Attending Doctor: these are the most senior doctors at the hospital. They make most of the decisions about how to handle patients and when to do surgery or other procedures. They are very often the surgeons themselves and spend a lot of time doing surgery (and if it’s a teaching hospital, teaching surgery).
Fellow: this is the second most senior tier of doctor. These doctors are technically still in the process of their “on the job education,” but are very experienced. I think by the time they reach the fellow level, doctors have already specialized in a specific field.
Resident: these are the 3rd most senior (second most junior) doctors. They either have not specialized or are just starting to specialize in a specific area of medicine.
Intern: these are the most junior doctors. They have not specialized in any one area of medicine and they rotate through different departments at the hospital. For instance, we once had a sports medicine intern come talk to us even though we were being treated by the neurology Attending.
For complex or serious cases, when it comes to doctors, the Attending and Fellow are really the only ones who actually have real decision making authority. One of the most important lessons I learned during my time in the hospital is to make sure you know whom the information is coming from when you talk to a doctor. Although the Interns and Residents are the most junior doctors, they are also (logically) the most available to patients. Very often we were in a situation where a Resident or Intern was relaying information to us that had been told to them by the Attending. I found that it was important to try to cut down on the game of telephone and talk directly to the Attending whenever possible.
However, one important warning about Attending doctors – who are often surgeons. They are notorious for not really caring about follow up or recovery. Surgeons are the alpha-males or alpha-females of the hospital. They go in, fix you, and then send you on your way so they can fix the next person. When it comes to creating a rehab plan – talk to a Resident who may have more appreciation for some of the softer sides of medicine.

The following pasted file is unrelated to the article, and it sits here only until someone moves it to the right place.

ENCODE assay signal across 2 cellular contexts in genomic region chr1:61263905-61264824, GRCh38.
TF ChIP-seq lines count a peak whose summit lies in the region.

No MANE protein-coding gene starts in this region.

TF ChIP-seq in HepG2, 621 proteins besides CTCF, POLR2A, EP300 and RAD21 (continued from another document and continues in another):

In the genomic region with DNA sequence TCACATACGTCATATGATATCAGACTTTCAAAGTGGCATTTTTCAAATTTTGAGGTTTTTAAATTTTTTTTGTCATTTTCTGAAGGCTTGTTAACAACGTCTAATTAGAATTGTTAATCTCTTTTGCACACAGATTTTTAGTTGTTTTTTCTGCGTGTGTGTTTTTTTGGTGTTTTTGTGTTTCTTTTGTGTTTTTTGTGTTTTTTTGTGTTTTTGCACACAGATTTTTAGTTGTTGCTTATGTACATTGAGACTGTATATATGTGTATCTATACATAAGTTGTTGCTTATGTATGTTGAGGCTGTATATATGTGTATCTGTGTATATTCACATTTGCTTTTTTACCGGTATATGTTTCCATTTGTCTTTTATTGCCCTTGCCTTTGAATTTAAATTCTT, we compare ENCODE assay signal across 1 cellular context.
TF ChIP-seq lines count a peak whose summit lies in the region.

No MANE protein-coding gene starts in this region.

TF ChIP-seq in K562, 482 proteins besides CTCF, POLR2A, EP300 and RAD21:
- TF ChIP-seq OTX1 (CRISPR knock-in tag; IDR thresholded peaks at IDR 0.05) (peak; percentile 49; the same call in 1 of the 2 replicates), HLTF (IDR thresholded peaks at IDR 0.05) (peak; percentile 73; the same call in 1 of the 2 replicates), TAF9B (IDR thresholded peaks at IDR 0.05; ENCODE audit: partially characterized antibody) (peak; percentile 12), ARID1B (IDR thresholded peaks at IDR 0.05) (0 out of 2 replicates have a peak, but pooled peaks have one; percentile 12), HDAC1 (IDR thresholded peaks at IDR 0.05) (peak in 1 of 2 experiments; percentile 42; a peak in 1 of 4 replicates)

One of the most interesting things is that the nurses and doctors at the hospital work totally independently. For instance, nursing staff works 24/7, while the doctors really tend to work more on a regular work schedule (Monday-Friday). Doctors, especially the more senior ones, can be very hard to find on the weekends.
Another thing that really caught me off guard was the practice of Doctors doing “rounds.” Rounds are when a bevvy of doctors walk from room to room, spending about 5 minutes with each patient to give them an update on their condition and plan. Rounds are pretty much the only time patients get to talk directly to the doctors (unless there is an emergency) so it’s a very important time. Also – because it happens so quickly and at an unpredictable time (generally between 7am and 10am) it can be a bit of a scramble to figure out what’s going on and what you should ask the doctor. To help with this, I started writing down my questions in advance of the doctors showing up and (figuratively) blocking the door until they gave me all the information I wanted. It took me a few times to get really good at this. The first time the doctors did rounds, I completely missed what was going on and had to wait 24 hours to have another shot at it.
I suppose at the end of this experience I’m left thankful that my brother is ok, but I also have a brand new respect for hospitals, nurses, doctors and really anyone who has been through a long term hospital stay. Hospitals can be really scary places, but they are also beautiful, vibrant, living organisms.
Note: the entire content of this post is based on my observations and light internet reference. If there is something here that is wrong, please let me know! I will update the post.